I kept on thinking, what the hell is wrong with me? I graduated almost near the top of my class! I volunteer! I (think) my resume and cover letter is O.K.! Then one day, I decided to contact a job coach for guidance. That man turned my life around. Here’s what I learned and what helped me find a “good” job (and yes, I’m still working there today):
As I was being coached, I constantly reminded myself of my prior accomplishments, skills and positive traits. I kept them in the front of my mind. My "failure to land a job" is NOT ME! It’s just a temporary setback. Everyone faces a setback at one time or another. That's a fact of life.
I contacted my local and state employment office, as well as my college career center for resources and leads. (Hot tip: Most job openings are not listed in the newspaper help-wanted section.)
Next, I forced myself to get out and about. I discovered that the most direct way to learn about job openings is to contact employers themselves. I targeted an area downtown, dressed the part, and stopped in at every appropriate business establishment, including employment agencies, to fill out an application.
I finally found a part-time, temporary job, which wasn’t something I wanted to do for very long, but at least it was a start. I reminded myself that ANY job that helps pay the bills deserves respect. But I didn’t stop looking for other opportunities.
During my spare time, instead of sitting around moping that I didn’t have a permanent job and wasn’t working full-time, I did some volunteer work.
(Hot tip: Helping people in need is very satisfying and rewarding in itself, but helping those who are in a situation that's worse than yours can help put your own situation in a better light.)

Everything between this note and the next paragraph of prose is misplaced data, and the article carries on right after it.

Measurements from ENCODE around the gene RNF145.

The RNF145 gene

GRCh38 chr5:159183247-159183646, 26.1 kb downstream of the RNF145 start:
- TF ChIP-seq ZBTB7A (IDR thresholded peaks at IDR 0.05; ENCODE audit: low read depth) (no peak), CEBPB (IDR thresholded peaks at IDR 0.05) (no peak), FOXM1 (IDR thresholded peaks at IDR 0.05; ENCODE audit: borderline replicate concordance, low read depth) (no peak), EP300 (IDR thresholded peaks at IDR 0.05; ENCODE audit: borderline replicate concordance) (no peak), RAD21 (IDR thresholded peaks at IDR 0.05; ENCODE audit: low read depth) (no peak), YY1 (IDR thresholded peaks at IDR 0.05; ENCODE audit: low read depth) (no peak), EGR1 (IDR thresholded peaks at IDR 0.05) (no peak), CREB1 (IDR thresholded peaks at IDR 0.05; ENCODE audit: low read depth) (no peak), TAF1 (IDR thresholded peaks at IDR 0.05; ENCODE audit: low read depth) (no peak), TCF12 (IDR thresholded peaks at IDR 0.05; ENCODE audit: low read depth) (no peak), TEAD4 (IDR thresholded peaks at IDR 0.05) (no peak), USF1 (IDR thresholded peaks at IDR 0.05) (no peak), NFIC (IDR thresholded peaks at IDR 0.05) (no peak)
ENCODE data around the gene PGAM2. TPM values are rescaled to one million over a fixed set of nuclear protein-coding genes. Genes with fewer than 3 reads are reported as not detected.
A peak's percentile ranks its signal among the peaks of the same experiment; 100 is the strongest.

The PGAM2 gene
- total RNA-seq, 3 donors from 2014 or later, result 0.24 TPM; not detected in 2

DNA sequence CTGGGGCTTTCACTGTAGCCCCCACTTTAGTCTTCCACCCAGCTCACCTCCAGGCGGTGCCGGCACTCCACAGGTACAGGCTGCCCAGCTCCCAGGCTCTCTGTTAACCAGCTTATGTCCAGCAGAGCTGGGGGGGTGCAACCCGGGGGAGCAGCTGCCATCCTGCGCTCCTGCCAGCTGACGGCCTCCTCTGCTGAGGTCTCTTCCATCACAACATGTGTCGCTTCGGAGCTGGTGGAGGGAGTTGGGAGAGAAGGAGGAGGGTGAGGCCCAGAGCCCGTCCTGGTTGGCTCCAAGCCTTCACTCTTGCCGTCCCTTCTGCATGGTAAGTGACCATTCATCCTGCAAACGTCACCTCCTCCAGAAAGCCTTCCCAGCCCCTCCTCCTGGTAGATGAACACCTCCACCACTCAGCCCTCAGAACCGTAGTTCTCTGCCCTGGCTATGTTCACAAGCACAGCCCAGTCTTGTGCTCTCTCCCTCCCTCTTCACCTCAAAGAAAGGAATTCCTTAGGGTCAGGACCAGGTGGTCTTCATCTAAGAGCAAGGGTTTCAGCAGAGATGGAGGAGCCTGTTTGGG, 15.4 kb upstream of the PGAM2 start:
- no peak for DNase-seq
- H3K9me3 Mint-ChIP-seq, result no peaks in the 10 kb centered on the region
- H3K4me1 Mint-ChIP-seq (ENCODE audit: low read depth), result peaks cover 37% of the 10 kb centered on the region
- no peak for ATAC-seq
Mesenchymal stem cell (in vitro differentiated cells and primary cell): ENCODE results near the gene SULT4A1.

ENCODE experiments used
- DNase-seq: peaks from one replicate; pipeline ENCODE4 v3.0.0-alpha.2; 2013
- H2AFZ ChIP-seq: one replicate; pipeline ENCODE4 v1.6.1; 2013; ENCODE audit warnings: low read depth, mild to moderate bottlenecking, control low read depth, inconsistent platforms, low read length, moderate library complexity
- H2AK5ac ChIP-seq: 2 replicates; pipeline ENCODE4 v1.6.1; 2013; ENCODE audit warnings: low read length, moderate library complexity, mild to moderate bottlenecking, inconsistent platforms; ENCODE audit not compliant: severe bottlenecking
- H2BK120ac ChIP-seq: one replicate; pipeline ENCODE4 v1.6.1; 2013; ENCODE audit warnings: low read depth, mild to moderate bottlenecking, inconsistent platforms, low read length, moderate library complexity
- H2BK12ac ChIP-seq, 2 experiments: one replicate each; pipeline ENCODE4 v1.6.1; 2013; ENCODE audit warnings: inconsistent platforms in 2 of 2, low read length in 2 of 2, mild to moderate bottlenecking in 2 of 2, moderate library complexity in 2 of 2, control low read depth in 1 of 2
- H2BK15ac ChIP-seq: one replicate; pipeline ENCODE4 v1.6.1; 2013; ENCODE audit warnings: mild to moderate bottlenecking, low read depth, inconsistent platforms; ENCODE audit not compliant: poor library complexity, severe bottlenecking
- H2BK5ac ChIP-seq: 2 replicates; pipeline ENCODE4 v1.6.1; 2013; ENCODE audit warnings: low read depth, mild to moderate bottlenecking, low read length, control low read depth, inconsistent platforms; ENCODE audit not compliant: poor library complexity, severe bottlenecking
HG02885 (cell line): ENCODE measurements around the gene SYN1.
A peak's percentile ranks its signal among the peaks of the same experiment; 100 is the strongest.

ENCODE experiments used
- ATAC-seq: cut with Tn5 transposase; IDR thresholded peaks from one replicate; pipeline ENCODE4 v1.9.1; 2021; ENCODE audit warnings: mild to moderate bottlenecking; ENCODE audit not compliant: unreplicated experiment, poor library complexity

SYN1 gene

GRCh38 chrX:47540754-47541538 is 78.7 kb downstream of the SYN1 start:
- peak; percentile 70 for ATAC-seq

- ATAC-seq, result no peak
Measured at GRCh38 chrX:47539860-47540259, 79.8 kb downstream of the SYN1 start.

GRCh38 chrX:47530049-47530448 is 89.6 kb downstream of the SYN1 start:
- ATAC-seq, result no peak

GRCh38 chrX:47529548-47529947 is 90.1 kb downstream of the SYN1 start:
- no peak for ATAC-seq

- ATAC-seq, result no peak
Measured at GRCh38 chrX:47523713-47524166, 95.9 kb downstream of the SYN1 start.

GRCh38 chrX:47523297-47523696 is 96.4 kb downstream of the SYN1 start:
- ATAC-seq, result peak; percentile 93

Also, I discovered that, as with dating, "weak" personal connections are the best way to find a new job because they can expand your network beyond options you were already aware of. I wasn’t afraid to ask the friend of a friend or another slightly removed acquaintance for recommendations during my job search.
I also made sure that – as often as possible – I surrounded myself with people who tended to be positive and upbeat, not negative and downcast.
During the job search process, I made an ongoing effort to “spread the word.” I told everyone I knew and meet that I was looking for a job. I was pleasantly surprised at the number of opportunities I discovered this way.
Thanks to my job coach, I found out that the best companies to work for tend to rely heavily on employee referrals. I made a list of all of my friends, relatives and acquaintances. I contacted them one by one and asked them if they knew of any openings for which they could recommend me.
Then I finally found my dream job! You want to know where? At home! That’s right, I created my own home-based business. I’ve always had an intense interest in woodworking (ever since 8th grade shop class). So I started my woodworking business with no capital, a few shop tools, and lots of nerve in a 10 foot by 20 foot space in my garage. The kicker is, I was NO "expert" woodworker at the time – far from it (I pretty much am now though). Really, the hardest part was understanding how to turn a hobby into a real business that made money (I sell my crafts on Ebay).
So, you may not be lucky enough to find a job coach like me. That’s why I wanted to share my story with you guys. I hope it inspires you to keep your chin up and find a job that you can enjoy the rest of your life. Not all people with Asperger’s have a miserable life – far from it!